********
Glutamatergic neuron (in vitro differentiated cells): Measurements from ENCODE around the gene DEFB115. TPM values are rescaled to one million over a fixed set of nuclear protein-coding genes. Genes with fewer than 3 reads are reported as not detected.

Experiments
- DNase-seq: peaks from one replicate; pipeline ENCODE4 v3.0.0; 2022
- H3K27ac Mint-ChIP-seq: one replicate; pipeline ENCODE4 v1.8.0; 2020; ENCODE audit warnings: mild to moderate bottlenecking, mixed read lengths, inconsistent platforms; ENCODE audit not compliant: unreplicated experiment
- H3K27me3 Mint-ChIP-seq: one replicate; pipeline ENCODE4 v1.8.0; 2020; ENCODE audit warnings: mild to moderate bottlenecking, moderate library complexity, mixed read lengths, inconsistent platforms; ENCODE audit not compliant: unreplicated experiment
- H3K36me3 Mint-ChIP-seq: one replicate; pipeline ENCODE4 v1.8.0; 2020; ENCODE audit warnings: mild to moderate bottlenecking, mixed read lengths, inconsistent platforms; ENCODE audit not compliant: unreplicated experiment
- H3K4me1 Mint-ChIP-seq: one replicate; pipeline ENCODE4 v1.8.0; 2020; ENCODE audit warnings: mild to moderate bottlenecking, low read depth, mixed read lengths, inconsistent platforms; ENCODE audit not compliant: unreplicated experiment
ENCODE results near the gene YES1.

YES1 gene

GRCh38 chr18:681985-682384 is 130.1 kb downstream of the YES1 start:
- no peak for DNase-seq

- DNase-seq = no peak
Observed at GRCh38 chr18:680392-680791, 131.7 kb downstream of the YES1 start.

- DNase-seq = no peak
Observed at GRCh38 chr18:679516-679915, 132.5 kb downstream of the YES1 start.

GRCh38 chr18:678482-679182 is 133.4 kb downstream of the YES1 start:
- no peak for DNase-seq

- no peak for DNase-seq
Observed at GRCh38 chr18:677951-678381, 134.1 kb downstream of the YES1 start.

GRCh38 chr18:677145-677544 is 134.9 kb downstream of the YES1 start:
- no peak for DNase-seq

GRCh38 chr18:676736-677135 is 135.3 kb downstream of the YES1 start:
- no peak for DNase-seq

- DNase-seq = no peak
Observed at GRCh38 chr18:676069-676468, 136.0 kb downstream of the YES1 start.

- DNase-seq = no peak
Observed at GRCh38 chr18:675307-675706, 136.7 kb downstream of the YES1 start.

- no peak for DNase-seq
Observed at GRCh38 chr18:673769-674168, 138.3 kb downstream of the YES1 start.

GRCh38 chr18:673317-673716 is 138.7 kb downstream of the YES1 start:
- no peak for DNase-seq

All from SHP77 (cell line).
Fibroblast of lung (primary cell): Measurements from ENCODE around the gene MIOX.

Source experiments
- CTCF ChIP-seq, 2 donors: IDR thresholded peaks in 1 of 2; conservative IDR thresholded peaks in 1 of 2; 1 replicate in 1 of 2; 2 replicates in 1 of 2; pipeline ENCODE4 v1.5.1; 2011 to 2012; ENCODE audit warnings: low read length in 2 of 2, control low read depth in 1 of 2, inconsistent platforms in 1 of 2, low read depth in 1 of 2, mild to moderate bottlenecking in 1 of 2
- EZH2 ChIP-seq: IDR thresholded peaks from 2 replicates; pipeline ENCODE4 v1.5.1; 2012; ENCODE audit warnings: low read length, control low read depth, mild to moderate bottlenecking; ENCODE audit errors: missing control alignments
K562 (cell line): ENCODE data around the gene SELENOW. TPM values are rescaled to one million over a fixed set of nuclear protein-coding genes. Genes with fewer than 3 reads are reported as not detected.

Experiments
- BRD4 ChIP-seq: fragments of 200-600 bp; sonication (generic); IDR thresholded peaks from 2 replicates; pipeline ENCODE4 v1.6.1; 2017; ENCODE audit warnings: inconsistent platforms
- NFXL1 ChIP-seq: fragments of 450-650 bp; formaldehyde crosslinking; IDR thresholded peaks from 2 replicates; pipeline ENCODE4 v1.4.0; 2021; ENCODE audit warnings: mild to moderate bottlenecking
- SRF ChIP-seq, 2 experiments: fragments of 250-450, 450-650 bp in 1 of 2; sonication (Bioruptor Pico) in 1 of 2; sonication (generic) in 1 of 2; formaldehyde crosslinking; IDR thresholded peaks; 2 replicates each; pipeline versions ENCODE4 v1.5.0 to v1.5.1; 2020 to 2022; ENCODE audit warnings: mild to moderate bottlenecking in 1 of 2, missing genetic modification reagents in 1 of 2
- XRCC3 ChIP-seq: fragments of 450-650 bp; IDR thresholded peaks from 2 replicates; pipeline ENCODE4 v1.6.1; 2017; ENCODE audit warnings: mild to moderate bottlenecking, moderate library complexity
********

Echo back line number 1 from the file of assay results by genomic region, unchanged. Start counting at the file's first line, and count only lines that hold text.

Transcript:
Glutamatergic neuron (in vitro differentiated cells): Measurements from ENCODE around the gene DEFB115. TPM values are rescaled to one million over a fixed set of nuclear protein-coding genes. Genes with fewer than 3 reads are reported as not detected.